Semantic MediaWiki/Open issues

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The ideas and visions articulated in this project are wide-reaching, and many objections can be made. Some of the apparent problems have been adressed in Semantic Web research earlier, and satisfactory solutions are known or underway. Others might be limitations of the current approach and it is important to coordinate our current efforts to allow for future extensions that overcome these limits. Finally, the encyclopaedic Wiki-environment we are dealing with is an additional challenge that may create problems.

Unclear semantic modelling[edit]

Will users actually understand the correct usage of the new annotations, or will annotations be used wildly and without a consistent meaning?

Unclear semantics will be very likely to sneak in, for we already know such problems from the category system. However, the category system also demonstrates that practical use can tolerate such sloppiness very well. We will probably not be able to create a high quality "ontology of the world" but a machine-accessible Wikipedia with all the inconsistencies and problems that the current human-only content has.

In any case, this problem calls for careful measurements during introduction: educate coordinators of Wikiprojects like Wikispecies about a proper usage, so that there are good examples from early on (even before most people use annotation). Provide documentation and guidance in parallel to the introduction. Most people use new features by imitating and reading the talk pages, not by reading the documenation -- so we should prepare convincing arguments for what we consider proper use of the typed links.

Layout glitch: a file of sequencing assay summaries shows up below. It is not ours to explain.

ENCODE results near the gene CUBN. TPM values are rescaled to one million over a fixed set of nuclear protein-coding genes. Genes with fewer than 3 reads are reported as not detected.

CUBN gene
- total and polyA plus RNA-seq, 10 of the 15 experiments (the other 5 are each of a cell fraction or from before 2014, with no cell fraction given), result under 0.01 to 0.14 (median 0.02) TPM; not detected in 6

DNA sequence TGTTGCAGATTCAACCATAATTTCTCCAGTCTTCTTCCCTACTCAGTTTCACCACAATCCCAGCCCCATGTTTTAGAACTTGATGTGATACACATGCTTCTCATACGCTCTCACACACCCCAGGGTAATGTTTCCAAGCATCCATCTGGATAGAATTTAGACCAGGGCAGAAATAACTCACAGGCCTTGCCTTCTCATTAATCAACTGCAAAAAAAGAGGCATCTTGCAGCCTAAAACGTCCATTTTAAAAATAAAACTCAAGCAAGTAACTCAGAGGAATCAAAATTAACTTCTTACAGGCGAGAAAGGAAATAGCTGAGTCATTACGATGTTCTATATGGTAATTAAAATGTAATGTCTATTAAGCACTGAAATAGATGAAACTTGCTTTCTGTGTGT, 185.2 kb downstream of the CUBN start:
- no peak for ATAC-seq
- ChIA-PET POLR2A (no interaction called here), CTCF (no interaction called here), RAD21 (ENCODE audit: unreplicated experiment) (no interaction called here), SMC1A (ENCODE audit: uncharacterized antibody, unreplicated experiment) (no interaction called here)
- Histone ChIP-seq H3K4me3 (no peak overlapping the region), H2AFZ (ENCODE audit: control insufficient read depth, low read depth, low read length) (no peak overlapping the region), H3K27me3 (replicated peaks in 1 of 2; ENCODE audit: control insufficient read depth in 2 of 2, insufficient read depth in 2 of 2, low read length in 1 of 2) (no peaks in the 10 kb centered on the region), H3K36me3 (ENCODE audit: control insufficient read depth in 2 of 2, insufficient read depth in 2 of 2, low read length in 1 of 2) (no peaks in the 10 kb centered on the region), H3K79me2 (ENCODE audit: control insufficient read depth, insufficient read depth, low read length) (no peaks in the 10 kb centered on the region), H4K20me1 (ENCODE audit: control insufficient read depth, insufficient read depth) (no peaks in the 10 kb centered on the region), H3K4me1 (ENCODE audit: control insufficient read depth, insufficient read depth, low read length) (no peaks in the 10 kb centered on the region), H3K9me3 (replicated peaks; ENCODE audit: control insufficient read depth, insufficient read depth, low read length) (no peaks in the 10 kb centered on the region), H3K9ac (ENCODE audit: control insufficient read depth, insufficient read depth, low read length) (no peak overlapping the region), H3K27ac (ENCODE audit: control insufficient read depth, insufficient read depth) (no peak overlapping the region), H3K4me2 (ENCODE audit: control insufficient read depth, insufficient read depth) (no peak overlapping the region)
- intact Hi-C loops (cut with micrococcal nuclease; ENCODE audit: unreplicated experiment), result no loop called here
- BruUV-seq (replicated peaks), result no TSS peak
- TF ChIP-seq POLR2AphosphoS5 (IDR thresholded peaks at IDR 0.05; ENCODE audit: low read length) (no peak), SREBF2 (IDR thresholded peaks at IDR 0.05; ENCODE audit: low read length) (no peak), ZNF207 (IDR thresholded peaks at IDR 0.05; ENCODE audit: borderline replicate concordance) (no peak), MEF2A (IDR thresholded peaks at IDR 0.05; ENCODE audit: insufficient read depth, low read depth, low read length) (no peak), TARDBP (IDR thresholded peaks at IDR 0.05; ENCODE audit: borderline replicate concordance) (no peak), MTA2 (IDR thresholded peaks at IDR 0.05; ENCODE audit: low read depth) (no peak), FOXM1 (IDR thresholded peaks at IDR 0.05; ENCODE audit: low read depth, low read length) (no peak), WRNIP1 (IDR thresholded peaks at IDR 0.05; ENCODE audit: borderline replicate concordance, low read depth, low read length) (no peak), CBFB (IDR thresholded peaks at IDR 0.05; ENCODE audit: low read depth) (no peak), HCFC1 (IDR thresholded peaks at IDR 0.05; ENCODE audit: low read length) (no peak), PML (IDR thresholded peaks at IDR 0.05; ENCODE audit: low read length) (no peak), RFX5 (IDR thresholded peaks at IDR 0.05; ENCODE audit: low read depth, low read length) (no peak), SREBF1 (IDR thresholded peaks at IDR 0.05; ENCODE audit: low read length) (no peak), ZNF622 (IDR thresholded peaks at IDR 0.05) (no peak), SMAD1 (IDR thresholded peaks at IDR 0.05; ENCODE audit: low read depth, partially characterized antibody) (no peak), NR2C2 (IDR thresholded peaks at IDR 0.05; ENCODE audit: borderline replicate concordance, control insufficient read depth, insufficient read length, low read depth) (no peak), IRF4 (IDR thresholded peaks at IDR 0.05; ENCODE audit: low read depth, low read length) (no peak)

Expressiveness of annotations is too weak[edit]

Fact X within Wikipedia can not be expressed in the current proposal. What now?

We do not want to make everything in Wikipedia accessible to machines. There must be a trade-off between usability, performance, and expressivity. Even if we can only use annotations in the limited areas where they have been called for so far, it would still be a huge gain for most users. For more expressive solutions, we have to monitor current developments in the field. Using a standard format will hopefully allow us to adapt future extensions of the standard without too much effort (if desired!).

Modelling of time[edit]

Wikipedia deals with great amounts of historical data. But the annotations we give (like "Berlin is capital of Germany") do not have temporal restrictions.

This will remain an open issue: we would need to annotate typed links or data-values with time spans to fully solve the problem. However, this is not really supported by todays ontology languages, and thus we could not even use a standard exchange format in this case. Furthermore, entering such time spans would require much more complicated Wiki-source.

For the beginning, it might be helpful to include (very coarse) temporal information in link types and data-fields. E.g. one can have a relation "was capital of" or a data-field "former capital" in addition to the current ones. This allows some useful queries ("What were the capitals of Germany and what is the current one?"), and we do not lose functionality by implementing these things. A more advanced support of times is a very difficult problem (often, one does not even have a clear time span for some fact to be true) and it is reserved for future extensions -- and research.

Dealing with irregularities[edit]

Many annotations that are meaningful for most articles in some area cannot be given for some exceptional cases, or require more than the single foreseen annotation in this cases. Take e.g. the three sizes of France.